But we're talking about nonprofit storytelling here, not memoir, not fiction. Making up stories whole cloth and pretending they actually happened in your organization will not serve your purpose well.

Lying is a crummy thing to do to your donors. It betrays their trust and is an extremely poor way to repay their generosity.

Still, it is extremely easy to turn a compelling story into a boring collection of facts. And while your donors never deserve to be lied to, you certainly don't want to put them to sleep.

So as I mentioned earlier, use the constraints of the truth to up your creative game. Remember to hit as many of the five senses as you can. If you're interviewing someone, really listen to what they're saying about how they felt so you can convey that to your donors.

Your organization's storytelling ethics deserve careful thought and consideration. Make sure you can justify your stance -- to your board, to your employees, and above all, to your donors.

And, as always, be creative about how you tow that line. Nonprofit storytelling should be about taking your donors on a journey with you, not just about telling a story and asking for money.

Is That Really True? Storytelling Ethics Part 1

I've been quiet recently -- a combination of end-of-the-school-year craziness and looming deadlines. Now, summer seems on the verge of appearing here in the Pacific Northwest, and in between sunny runs by the reservoir and neighborhood cookouts, I'm going to try to put in a few more appearances here at the blog. During the non-stop action of the last month, I've been spending a lot of time mulling over a few really interesting questions someone recently asked me about storytelling ethics.

How true does a story we use in fundraising have to be? Can we change names? Can we fudge details or timelines? Do people ever make up stories entirely?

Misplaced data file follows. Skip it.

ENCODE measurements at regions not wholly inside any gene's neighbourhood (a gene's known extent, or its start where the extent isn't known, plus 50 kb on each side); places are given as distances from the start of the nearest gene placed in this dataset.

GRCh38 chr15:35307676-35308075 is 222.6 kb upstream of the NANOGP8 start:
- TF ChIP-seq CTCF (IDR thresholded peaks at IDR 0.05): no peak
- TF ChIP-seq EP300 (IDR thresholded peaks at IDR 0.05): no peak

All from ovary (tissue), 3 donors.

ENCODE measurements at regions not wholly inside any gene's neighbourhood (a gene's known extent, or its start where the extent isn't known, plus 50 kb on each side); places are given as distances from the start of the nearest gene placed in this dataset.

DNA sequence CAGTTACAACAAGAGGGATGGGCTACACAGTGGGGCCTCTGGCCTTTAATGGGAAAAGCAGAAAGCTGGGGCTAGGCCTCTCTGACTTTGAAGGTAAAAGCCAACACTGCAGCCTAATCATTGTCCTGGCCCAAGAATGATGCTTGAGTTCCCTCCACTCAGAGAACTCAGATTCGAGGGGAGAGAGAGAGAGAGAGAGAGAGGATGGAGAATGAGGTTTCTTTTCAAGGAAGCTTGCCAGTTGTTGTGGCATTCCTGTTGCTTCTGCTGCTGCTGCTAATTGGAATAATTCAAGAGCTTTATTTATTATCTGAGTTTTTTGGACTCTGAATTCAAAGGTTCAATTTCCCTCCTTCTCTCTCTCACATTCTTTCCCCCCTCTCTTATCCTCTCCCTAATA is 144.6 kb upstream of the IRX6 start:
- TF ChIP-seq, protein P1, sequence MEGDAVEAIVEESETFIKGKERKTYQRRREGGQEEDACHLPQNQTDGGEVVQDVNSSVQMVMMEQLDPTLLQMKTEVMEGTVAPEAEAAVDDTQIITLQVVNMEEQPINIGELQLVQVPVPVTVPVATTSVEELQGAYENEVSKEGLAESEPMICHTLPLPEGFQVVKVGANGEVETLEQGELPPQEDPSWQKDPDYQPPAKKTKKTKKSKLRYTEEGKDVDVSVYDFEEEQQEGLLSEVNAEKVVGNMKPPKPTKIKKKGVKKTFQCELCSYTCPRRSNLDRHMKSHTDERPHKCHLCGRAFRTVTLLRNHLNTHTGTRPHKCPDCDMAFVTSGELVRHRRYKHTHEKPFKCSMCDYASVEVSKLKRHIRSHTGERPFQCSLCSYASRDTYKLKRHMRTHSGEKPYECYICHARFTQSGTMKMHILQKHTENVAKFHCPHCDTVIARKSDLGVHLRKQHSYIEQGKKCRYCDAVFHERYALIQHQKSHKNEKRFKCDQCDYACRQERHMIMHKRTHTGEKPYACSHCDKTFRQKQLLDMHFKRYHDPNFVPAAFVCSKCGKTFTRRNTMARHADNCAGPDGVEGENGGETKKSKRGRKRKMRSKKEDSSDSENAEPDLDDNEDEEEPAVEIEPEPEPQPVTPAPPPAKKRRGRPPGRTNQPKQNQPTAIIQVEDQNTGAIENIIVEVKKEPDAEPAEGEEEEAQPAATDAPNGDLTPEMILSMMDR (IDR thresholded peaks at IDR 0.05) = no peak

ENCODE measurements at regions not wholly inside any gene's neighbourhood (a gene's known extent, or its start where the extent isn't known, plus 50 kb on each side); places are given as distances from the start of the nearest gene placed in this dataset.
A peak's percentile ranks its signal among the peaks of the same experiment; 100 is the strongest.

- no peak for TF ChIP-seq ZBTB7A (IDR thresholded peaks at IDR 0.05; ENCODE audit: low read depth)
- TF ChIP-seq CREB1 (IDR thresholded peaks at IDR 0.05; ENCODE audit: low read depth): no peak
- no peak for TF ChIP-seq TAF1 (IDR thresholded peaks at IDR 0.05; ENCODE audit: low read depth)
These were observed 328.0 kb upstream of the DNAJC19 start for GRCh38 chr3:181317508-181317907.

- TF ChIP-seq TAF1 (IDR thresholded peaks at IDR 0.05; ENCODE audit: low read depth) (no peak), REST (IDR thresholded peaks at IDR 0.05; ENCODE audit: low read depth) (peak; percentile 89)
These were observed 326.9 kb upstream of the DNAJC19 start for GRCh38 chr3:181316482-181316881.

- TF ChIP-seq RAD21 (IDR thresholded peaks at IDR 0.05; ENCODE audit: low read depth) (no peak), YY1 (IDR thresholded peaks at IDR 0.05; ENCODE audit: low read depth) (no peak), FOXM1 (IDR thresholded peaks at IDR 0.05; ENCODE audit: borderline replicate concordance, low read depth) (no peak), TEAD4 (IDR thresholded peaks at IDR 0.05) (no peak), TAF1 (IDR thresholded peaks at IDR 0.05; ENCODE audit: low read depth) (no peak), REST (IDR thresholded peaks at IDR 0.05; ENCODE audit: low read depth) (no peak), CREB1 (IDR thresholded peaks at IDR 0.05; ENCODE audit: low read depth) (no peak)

I gave a fairly evasive answer: how literally truthful you are in your organizational storytelling is up to each organization to decide.

But I was curious how others might answer that same question. As I began researching the issue, I started contemplating ideas of truth and fiction and where we draw the line between the two.

Let me say up front that I still don't have a better answer to the original question. I do think it's a discussion each organization needs to have internally and then convey to any consultants or writers they bring on board.

But I did find some helpful basic guidelines to follow as you have these internal conversations.

A Basic Ethical Stance

In my initial burst of research, I came across this article by Joanne Fritz on the ethics of changing details in stories. She interviews two noted experts -- Lisa Sargent of Sargent Communications and Pamela Grow of Simple Development Systems. Both take a firm stance on changing details, agreeing that it is sometimes necessary to protect the identities, particularly of young people, of those whose stories you want to share.

They urge nonprofits to take three key steps: get written permission, alter or hide key personal details, and be transparent with your donors.

This is great advice, particularly for nonprofits working directly with clients, such as a nonprofit helping clothe foster children, or a drug addiction support organization, for two examples. Activist groups and other large-scale groups may be gathering stories that are of a less personal nature, so they may not have to worry about protecting identities as much.

But from what I see in the mail that comes across my desk, the toughest thing about these standards is the transparency portion. Sure, you can simply add a disclaimer into your letter. But please be clever and creative about how you do that.